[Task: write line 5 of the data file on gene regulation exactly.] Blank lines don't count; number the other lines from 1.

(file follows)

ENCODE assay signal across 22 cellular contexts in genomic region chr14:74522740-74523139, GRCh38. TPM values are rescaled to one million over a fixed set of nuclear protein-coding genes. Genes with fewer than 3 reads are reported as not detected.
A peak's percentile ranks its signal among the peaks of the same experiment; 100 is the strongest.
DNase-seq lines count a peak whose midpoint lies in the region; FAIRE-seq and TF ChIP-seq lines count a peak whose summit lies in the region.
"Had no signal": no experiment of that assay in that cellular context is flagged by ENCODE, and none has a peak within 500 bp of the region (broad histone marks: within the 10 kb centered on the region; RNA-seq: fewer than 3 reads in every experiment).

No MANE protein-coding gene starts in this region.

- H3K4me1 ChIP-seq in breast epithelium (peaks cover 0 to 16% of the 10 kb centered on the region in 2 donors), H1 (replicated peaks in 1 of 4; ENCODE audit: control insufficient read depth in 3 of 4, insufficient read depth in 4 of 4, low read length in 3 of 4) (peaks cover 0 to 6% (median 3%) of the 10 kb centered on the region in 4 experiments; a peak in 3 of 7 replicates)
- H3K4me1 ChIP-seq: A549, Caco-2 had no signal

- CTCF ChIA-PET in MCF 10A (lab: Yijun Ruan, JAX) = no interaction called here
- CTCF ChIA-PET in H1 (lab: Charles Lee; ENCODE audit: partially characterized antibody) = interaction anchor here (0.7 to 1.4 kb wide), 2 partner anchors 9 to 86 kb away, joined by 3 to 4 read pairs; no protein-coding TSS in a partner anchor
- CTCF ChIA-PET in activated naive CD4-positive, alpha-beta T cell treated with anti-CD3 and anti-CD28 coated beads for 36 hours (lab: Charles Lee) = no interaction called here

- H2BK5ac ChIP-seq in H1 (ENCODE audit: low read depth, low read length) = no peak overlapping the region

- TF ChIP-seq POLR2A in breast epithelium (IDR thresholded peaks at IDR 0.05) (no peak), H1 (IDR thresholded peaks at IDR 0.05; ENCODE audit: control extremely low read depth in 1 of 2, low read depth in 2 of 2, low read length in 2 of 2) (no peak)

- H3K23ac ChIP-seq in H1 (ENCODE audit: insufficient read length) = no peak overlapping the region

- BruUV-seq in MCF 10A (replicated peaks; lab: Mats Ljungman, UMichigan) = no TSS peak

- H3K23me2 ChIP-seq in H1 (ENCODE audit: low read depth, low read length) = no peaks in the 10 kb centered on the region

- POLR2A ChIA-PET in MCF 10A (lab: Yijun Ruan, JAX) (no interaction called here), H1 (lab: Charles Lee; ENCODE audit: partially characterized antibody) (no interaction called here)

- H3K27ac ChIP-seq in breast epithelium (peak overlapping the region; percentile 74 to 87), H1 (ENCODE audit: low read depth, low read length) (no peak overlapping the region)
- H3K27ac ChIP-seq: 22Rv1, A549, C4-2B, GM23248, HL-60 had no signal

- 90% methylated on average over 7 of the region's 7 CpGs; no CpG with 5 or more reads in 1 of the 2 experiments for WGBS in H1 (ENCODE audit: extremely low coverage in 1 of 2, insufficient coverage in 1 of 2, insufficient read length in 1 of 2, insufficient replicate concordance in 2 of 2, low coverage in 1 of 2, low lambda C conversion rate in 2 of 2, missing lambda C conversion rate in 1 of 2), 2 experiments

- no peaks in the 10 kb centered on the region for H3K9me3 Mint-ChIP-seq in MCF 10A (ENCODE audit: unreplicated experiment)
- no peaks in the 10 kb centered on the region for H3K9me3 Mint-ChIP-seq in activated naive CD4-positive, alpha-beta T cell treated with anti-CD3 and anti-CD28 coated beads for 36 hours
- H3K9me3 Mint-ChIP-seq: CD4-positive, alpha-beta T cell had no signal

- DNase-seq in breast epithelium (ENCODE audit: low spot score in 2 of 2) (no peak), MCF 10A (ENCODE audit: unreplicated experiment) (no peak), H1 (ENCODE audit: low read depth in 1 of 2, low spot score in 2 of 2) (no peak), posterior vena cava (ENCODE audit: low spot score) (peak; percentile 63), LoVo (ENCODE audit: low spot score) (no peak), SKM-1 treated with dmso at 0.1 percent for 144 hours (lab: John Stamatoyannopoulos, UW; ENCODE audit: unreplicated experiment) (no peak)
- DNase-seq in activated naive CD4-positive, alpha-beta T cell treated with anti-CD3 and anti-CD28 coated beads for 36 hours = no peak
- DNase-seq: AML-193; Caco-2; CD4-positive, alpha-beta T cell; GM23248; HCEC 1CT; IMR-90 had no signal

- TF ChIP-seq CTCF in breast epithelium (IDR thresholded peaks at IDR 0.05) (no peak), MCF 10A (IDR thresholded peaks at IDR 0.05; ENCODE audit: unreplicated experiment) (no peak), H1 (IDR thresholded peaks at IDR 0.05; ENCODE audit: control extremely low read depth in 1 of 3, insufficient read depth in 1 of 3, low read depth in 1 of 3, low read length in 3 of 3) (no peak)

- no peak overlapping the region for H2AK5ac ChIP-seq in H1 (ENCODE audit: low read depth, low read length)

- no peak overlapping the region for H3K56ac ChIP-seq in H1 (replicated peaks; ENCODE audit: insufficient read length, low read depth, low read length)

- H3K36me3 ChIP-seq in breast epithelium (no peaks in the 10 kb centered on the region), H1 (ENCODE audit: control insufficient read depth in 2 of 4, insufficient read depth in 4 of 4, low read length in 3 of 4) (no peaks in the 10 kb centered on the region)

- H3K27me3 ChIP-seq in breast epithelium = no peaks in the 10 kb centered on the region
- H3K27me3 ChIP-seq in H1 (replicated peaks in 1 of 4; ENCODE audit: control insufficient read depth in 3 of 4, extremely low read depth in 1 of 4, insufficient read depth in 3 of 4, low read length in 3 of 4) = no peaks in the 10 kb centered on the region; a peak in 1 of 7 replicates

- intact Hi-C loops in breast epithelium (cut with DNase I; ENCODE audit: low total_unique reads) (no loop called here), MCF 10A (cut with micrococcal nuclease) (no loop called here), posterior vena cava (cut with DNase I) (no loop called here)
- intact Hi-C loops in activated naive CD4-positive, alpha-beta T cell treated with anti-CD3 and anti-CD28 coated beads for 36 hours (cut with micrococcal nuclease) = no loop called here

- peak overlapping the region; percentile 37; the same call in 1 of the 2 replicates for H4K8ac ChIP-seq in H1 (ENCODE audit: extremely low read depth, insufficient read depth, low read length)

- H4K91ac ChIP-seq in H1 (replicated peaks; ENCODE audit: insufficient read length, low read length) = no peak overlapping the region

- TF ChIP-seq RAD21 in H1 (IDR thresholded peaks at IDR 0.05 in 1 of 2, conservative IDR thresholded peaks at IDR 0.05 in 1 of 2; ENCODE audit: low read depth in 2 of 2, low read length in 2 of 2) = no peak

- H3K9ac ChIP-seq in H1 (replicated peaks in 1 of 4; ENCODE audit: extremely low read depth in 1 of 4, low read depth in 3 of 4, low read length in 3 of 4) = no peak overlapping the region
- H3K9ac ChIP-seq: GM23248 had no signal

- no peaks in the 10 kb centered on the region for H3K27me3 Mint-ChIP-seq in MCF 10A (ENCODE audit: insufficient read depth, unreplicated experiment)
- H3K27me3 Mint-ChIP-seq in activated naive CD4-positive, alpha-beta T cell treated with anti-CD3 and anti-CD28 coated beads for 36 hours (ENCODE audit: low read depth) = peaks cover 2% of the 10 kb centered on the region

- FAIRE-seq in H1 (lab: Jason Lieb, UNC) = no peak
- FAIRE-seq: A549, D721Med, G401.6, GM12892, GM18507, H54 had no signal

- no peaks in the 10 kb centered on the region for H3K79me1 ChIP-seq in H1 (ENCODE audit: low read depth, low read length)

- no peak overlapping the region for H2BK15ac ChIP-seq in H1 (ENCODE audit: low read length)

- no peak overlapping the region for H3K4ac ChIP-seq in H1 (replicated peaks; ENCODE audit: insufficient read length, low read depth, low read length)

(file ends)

No MANE protein-coding gene starts in this region.